Photos unearthed by a Christchurch archivist could help finally solve a 75-year-old mystery: what happened to Amelia Earhart?
Amelia Mary Earhart ( July 24, 1897 – disappeared July 2, 1937) was an American aviation pioneer and author.Earhart was the first female pilot to fly solo across the Atlantic Ocean.She received the U.S. Distinguished Flying Cross for this record.She set many other records,[ wrote best-selling books about her flying experiences and was instrumental in the formation of The Ninety-Nines, an organization for female pilots. During an attempt to make a circum-navigational flight of the globe in 1937 in a Lockheed Model 10 Electra, Earhart disappeared over the central Pacific Ocean near Howland Island. Fascination with her life, career and disappearance continues to this day.
Tall, slender, blonde and brave, Earhart disappeared while flying over the Pacific Ocean on July 2, 1937 in a record attempt to fly around the world at the equator. Her final resting place has long been a mystery.
For years, Richard Gillespie, TIGHAR's executive director and author of the book "Finding Amelia," and his crew have been searching the Nikumaroro island for evidence of Earhart. A tiny coral atoll, Nikumaroro was some 300 miles southeast of Earhart's target destination, Howland Island.
A number of artifacts recovered by TIGHAR would suggest that Earhart and her navigator, Fred Noonan, made a forced landing on the island's smooth, flat coral reef.
According to Gillespie, who is set to embark on a new $500,000 Nikumaroro expedition next summer, the two became castaways and eventually died there.
"We know that in 1940 British Colonial Service officer Gerald Gallagher recovered a partial skeleton of a castaway on Nikumaroro. Unfortunately, those bones have now been lost," Gillespie said.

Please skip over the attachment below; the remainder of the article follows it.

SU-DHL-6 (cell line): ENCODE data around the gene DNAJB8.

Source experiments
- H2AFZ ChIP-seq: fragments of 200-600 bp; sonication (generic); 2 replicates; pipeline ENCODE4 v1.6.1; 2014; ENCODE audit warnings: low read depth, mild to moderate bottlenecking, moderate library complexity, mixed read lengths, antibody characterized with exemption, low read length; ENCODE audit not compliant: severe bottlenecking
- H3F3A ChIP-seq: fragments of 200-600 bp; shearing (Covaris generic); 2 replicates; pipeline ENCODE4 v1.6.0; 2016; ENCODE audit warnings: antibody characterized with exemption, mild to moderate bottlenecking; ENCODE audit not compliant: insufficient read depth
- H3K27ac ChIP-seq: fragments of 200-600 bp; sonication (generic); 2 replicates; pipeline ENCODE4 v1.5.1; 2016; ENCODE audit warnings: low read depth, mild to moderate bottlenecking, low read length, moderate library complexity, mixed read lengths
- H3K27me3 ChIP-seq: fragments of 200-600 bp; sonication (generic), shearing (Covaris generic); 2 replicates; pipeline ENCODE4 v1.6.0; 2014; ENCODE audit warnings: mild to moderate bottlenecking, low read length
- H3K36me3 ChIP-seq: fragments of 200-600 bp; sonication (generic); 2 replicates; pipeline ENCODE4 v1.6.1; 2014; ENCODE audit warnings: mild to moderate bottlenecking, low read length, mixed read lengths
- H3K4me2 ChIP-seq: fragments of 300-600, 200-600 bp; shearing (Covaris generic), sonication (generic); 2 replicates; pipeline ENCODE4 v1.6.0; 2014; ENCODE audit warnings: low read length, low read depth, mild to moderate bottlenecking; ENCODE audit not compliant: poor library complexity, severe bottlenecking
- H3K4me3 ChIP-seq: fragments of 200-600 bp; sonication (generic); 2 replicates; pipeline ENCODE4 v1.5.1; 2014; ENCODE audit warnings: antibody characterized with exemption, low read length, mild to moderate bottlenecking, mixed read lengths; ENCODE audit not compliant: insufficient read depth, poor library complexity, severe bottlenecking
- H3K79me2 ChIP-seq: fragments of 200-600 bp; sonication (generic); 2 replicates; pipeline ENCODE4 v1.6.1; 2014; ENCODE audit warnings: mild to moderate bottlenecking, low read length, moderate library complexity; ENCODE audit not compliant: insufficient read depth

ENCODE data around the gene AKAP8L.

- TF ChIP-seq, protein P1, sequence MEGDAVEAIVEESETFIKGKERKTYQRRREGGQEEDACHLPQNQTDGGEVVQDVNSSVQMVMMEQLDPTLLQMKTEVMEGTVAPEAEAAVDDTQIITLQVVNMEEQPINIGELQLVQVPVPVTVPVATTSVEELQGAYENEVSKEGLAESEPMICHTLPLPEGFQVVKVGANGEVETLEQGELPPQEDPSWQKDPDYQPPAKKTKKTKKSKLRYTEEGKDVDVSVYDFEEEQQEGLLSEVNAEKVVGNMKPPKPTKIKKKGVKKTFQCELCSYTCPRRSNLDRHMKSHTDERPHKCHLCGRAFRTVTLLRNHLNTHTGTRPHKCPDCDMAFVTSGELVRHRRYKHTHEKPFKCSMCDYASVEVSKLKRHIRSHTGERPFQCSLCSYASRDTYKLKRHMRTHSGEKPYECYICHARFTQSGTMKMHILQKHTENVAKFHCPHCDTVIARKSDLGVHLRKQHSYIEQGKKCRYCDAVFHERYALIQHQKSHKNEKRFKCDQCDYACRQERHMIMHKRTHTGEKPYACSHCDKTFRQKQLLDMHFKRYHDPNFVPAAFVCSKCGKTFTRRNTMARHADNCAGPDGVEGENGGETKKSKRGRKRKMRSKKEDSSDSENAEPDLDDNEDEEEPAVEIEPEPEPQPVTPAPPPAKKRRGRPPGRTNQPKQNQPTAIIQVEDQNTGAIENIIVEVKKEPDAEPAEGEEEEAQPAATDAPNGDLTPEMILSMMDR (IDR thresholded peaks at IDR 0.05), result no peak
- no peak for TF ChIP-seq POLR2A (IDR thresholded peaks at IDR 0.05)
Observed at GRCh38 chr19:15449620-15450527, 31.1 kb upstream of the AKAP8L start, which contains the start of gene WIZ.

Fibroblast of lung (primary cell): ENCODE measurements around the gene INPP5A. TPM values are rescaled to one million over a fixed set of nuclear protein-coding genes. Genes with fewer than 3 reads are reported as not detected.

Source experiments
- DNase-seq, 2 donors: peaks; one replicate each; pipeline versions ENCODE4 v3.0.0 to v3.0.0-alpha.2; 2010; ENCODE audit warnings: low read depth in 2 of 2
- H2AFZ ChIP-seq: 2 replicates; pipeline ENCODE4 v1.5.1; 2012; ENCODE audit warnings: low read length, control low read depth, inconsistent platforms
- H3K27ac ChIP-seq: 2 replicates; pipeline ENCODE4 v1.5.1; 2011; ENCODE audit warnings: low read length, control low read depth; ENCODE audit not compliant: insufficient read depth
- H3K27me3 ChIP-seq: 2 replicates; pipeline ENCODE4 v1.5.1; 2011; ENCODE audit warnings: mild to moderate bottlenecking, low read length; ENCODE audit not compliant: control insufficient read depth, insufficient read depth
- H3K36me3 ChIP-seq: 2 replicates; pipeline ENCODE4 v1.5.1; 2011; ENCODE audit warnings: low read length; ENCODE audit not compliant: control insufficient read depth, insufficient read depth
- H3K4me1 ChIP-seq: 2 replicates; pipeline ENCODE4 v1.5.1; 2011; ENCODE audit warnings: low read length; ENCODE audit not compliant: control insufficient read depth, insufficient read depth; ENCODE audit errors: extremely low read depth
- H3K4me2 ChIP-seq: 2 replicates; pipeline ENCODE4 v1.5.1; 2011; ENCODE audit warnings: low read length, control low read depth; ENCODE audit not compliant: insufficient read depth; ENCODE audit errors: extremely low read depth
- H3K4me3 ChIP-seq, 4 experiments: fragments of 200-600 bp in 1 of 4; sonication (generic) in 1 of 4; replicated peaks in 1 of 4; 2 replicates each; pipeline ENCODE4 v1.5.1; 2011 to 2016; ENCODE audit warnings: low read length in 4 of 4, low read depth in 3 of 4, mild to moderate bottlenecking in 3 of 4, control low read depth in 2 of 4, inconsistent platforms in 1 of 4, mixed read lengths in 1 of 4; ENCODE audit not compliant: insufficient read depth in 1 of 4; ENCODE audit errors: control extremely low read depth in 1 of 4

The archival record by Gallagher suggests that the bones were found in a remote area of the island, in a place that was unlikely to have been seen during an aerial search.
A woman's shoe, an empty bottle and a sextant box whose serial numbers are consistent with a type known to have been carried by Noonan were all found near the site where the bones were discovered.
"The reason why they found a partial skeleton is that many of the bones had been carried off by giant coconut crabs. There is a remote chance that some of the bones might still survive deep in crab burrows," Gillespie said.
Although she did not succeed in her around-the-world expedition, Earhart flew off into the legend just after her final radio transmission.
The photos found by Matthew O'Sullivan, the keeper of photographs at the Air Force Museum in Christchurch, could prove Earhart spent her final days as a castaway on a remote island north of New Zealand, and that she didn't, as some believe, die in a plane crash.
Earhart and her navigator Fred Noonan were last seen taking off in her twin-engine Lockheed Electra on July 2, 1937, from Papua New Guinea en route to tiny Howland Island, some 2500 miles away in the central Pacific.
Radio contact with her plane was lost after she reported running low on fuel hours later, and the massive sea-and-air search that followed was unsuccessful.
Earhart's plane was presumed to have gone down, but it has never been known whether she survived, and if so, for how long.
The International Group for Historic Aircraft Recovery (Tighar) has long theorised that after Earhart's plane went off course while en-route to Howland Island, the pair made a safe landing on a reef near Nikumaroro Island in Kiribati, previously Gardner Island, and made it safely to shore, living out the rest of their days as castaways.
O'Sullivan said he was first contacted by Tighar about 10 years ago seeking information on the Pacific Islands and sea-plane landing areas nearby in their ongoing bid to explain Earhart's disappearance.
Another request from the group for photos about a month ago had O'Sullivan thinking about Gardner Island again, and while he was rifling through his collection on an unrelated request, he unearthed photographic gold.
''I was looking through my registry of aerial films and there was this entry saying 'unnamed atoll' and I just thought, 'Well, I'm there having a look, I might as well have a look at this one as well','' he said.
After notifying Tighar of his find, the group responded the next day, telling O'Sullivan he had discovered the ''complete set of aerial obliques taken on December 1, 1938'' by an aircraft taking photos for the New Zealand Pacific Aviation Survey.
They believe the photos show where Earhart's plane went down, two years later.
A representative from Tighar was now organising a trip to New Zealand with a forensic imaging specialist to conduct further research, O'Sullivan said.
While the find ''wasn't a big deal'' to O'Sullivan, he acknowledged the implications it could have on a mystery that has plagued researchers for over 75 years.